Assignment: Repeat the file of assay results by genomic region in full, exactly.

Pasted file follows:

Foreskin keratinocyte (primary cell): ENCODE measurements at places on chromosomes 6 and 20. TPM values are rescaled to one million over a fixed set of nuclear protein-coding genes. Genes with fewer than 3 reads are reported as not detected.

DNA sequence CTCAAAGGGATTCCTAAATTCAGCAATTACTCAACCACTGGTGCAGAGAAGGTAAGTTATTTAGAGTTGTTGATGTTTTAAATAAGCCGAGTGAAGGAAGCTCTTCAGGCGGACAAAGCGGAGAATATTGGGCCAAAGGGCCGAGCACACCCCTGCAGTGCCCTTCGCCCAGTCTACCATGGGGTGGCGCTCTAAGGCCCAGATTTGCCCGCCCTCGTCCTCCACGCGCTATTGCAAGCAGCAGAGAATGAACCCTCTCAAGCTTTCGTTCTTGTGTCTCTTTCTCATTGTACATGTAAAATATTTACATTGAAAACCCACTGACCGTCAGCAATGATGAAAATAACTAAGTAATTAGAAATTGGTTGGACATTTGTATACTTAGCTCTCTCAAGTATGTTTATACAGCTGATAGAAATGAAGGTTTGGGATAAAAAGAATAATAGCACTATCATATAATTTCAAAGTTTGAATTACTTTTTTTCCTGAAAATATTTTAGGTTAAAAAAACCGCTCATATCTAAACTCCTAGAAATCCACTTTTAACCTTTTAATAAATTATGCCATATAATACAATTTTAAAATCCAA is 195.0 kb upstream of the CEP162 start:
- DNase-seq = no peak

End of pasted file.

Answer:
Foreskin keratinocyte (primary cell): ENCODE measurements at places on chromosomes 6 and 20. TPM values are rescaled to one million over a fixed set of nuclear protein-coding genes. Genes with fewer than 3 reads are reported as not detected.

DNA sequence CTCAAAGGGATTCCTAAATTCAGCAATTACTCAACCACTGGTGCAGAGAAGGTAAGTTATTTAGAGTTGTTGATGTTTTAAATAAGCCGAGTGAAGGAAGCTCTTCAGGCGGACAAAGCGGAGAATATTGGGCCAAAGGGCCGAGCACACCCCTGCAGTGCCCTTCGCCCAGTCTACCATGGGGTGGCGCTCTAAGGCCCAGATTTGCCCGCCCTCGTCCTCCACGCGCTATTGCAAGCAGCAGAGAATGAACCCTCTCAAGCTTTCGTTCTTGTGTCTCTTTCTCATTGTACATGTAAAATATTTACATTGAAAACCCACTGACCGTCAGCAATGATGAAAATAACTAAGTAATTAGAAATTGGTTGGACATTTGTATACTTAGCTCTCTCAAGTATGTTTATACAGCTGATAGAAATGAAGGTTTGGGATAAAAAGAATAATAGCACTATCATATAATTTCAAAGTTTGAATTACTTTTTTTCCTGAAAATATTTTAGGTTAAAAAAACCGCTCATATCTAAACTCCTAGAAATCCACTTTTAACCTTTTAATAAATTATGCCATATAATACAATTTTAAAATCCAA is 195.0 kb upstream of the CEP162 start:
- DNase-seq = no peak